AFGHANISTAN: UN rejects landmines along border
Pakistan plans to lay the mines along its western border with Afghanistan
Kabul, 9 January 2007 (IRIN) - The United Nations has rejected Pakistan’s decision to fence and mine the border with Afghanistan to prevent cross-border militancy.
The UN’s call follows a similar rejection by the Afghan government of the Pakistani plan to plant landmines and build a fence in ‘selected places’ along its 2,400 km border with Afghanistan.
“We regret the decision of the government of Pakistan to proceed with the laying of landmines and we call upon both governments to strengthen their commitment to cooperative solutions to the security problems that this region faces,” Chris Alexander, Deputy Special Representative of the Secretary-General in Afghanistan, said on Monday in the capital, Kabul.
Alexander said fencing would not help security in Afghanistan.
“In fact, the UN and most countries of the world are convinced that laying landmines is a very serous threat to the security of the population that live near the places where the mines are laid,” he maintained.
There has been mounting pressure from the international community on the Pakistani government to do more to prevent the infiltration of Taliban militants, who are believed to be hiding along the porous border.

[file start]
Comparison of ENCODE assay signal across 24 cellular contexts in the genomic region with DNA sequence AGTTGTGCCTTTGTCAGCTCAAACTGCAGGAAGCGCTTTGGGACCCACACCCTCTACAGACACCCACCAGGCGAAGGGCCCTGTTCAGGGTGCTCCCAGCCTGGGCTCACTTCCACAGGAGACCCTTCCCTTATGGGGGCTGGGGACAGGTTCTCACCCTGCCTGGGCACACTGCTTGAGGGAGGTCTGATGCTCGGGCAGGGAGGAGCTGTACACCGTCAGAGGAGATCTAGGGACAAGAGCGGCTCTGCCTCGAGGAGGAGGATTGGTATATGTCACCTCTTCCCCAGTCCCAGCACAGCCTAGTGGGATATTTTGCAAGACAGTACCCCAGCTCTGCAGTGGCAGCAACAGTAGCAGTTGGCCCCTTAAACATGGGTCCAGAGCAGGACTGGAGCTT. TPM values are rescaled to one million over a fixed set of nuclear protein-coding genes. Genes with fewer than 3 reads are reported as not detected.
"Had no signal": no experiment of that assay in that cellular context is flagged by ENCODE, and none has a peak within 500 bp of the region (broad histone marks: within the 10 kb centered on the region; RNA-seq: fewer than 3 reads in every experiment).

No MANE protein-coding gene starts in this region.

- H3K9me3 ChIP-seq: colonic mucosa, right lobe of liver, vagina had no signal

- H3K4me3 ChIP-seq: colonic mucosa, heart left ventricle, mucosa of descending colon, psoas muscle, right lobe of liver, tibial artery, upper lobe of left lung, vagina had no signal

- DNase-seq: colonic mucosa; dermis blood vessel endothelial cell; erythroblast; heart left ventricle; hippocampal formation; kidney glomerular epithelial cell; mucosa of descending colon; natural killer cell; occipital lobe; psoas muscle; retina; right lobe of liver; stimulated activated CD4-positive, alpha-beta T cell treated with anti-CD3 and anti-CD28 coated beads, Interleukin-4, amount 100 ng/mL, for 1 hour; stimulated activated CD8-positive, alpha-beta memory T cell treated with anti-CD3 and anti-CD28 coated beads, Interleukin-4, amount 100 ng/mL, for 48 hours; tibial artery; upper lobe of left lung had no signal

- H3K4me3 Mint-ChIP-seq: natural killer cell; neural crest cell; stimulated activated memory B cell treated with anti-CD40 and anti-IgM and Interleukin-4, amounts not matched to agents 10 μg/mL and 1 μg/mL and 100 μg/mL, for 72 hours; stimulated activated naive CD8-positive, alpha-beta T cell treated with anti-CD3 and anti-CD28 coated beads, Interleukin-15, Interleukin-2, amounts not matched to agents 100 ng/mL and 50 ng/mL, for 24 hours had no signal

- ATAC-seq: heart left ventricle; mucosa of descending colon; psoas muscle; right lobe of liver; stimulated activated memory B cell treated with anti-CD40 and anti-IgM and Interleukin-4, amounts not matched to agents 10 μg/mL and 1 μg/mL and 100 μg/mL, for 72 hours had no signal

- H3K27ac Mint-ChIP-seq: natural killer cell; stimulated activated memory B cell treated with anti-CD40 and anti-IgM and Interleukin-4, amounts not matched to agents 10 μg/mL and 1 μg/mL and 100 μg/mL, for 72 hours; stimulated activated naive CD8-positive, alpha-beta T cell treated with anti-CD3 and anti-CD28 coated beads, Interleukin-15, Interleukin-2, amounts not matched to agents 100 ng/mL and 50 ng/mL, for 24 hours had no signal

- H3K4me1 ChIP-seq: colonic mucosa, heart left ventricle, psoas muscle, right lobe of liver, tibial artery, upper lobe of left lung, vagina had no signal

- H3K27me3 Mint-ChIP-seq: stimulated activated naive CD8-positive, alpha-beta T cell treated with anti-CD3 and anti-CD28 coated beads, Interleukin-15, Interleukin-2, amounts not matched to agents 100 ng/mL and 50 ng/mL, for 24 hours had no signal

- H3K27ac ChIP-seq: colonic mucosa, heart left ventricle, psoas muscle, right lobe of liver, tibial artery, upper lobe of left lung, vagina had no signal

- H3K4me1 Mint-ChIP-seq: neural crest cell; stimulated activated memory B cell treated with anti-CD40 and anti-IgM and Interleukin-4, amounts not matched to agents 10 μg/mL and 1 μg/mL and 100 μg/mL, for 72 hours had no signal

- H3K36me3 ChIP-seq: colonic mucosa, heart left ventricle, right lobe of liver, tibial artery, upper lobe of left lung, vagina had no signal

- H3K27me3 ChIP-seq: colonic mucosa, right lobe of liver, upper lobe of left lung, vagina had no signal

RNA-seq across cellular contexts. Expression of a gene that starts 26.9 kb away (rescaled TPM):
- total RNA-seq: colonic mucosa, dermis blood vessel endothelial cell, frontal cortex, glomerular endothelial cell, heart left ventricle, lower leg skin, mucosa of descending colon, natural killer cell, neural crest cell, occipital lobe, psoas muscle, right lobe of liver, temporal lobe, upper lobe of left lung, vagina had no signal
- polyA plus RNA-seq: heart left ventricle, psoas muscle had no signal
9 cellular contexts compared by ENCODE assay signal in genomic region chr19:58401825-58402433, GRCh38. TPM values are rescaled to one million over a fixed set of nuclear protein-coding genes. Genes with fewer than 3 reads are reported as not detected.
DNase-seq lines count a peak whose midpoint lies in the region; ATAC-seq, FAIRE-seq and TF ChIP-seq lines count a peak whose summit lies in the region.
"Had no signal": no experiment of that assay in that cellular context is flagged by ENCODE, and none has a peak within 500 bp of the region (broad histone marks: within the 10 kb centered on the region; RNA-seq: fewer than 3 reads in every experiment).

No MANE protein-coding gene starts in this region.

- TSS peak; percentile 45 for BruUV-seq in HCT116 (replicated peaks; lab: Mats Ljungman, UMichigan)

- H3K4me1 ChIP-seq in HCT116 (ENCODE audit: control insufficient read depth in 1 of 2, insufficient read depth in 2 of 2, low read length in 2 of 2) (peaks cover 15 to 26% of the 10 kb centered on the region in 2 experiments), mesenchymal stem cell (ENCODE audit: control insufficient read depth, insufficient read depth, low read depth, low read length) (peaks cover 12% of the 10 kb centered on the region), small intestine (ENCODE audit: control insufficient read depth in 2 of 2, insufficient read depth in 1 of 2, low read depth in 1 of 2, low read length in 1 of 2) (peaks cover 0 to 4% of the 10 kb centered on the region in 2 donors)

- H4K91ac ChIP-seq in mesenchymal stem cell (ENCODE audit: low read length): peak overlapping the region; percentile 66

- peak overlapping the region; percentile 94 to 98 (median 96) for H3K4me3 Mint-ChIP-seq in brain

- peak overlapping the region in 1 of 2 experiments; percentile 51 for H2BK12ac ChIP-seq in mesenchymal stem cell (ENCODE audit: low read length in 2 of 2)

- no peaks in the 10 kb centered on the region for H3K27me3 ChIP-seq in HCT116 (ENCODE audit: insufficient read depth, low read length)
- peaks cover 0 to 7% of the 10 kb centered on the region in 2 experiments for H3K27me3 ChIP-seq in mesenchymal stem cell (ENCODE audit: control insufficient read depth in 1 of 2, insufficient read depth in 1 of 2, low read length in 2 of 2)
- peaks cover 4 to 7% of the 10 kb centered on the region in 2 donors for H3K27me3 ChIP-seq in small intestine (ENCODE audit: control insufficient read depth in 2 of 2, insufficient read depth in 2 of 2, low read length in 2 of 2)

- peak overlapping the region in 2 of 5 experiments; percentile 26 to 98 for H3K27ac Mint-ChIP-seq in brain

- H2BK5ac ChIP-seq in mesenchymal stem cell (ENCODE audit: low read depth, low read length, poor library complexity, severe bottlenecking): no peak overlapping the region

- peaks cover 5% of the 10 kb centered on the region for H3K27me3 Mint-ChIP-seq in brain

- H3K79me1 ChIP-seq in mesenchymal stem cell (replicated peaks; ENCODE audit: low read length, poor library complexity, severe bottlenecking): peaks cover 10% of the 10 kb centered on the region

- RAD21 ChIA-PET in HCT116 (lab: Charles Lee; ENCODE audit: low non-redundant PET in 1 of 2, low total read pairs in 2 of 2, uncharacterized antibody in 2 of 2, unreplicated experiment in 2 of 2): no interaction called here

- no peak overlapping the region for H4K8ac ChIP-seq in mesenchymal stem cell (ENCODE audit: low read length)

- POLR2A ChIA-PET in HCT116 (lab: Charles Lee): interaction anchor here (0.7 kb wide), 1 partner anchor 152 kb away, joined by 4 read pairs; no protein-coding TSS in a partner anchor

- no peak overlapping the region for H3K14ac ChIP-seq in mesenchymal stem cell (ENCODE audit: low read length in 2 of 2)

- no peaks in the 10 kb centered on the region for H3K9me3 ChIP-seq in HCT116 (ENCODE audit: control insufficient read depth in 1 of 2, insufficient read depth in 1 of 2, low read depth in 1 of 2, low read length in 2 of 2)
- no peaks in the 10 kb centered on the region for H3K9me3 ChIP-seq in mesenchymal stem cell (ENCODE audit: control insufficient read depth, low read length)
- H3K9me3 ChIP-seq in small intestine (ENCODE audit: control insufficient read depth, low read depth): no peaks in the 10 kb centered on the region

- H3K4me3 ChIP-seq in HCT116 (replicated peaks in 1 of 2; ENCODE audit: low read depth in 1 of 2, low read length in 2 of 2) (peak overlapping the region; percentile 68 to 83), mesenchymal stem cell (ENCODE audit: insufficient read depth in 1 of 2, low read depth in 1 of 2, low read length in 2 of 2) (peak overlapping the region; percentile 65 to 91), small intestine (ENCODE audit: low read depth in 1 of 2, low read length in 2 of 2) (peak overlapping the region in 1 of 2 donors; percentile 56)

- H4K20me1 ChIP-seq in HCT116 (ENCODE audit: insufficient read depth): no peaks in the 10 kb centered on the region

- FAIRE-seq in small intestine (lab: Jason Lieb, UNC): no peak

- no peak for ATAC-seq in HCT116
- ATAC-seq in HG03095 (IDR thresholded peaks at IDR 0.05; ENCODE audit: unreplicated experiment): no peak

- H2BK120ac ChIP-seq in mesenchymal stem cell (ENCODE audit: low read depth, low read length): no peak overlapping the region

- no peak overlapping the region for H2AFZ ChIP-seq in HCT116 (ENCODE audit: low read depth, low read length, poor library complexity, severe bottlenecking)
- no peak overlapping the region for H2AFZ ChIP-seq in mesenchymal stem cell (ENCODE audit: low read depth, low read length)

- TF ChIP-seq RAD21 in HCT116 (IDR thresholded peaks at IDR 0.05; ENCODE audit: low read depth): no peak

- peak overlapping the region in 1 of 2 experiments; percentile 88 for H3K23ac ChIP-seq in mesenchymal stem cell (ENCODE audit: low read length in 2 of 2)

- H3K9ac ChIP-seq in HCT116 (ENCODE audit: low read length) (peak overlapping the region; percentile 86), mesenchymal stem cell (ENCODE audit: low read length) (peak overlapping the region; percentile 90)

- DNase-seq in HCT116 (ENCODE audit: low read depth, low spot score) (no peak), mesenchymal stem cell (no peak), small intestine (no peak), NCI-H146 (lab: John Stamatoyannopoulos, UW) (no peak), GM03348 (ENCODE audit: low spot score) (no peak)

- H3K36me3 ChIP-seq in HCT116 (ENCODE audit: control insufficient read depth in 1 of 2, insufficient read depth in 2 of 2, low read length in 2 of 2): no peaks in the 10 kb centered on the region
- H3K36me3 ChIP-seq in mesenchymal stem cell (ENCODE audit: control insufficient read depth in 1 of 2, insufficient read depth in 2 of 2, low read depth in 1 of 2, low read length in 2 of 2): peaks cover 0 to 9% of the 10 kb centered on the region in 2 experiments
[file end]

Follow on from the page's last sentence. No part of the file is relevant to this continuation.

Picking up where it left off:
The Taliban, ousted by the US-led coalition in late 2001, are waging a deadly insurgency against the US-backed government of President Hamid Karzai, analysts say.
“I don’t think it will put an end to the ongoing violence or the cross-border infiltration of Taliban to Afghanistan,” Qasim Akhqar, a local analyst, told IRIN.
Afghan officials have repeatedly blamed some elements of the Pakistani government for supporting and providing sanctuary to Taliban militants but the government has denied the allegations and said it has deployed 80,000 troops along the border with Afghanistan to curb the growing Talibanisation and militancy.
The decision taken in December has also prompted demonstrations along the border in east and south-eastern Afghanistan, where mainly Pashtoon, the majority ethnic group, live. Millions of Pashtoon live on both sides of the border.
“Pakistan doesn’t want to stop Taliban infiltration but wants to divide our tribe and our nation, which is unacceptable to us,” Ghazi Nawaz Tanai, a Pashtoon tribal leader in southeastern Khost province, told IRIN.
“Pakistan should stop those who train, finance, and provide arms to the terrorists inside its government.”
A global treaty against the use of mines was agreed in Ottawa in 1997; the accord has been ratified by more than 150 countries but Pakistan is one of 40 countries, including the United States, that have not signed up.
More than 4,000 people, including 1,000 civilians, lost their lives in 2006 in several suicide bombings and fighting between the government, NATO troops and the Taliban, mainly in the south of the country, which borders Pakistan.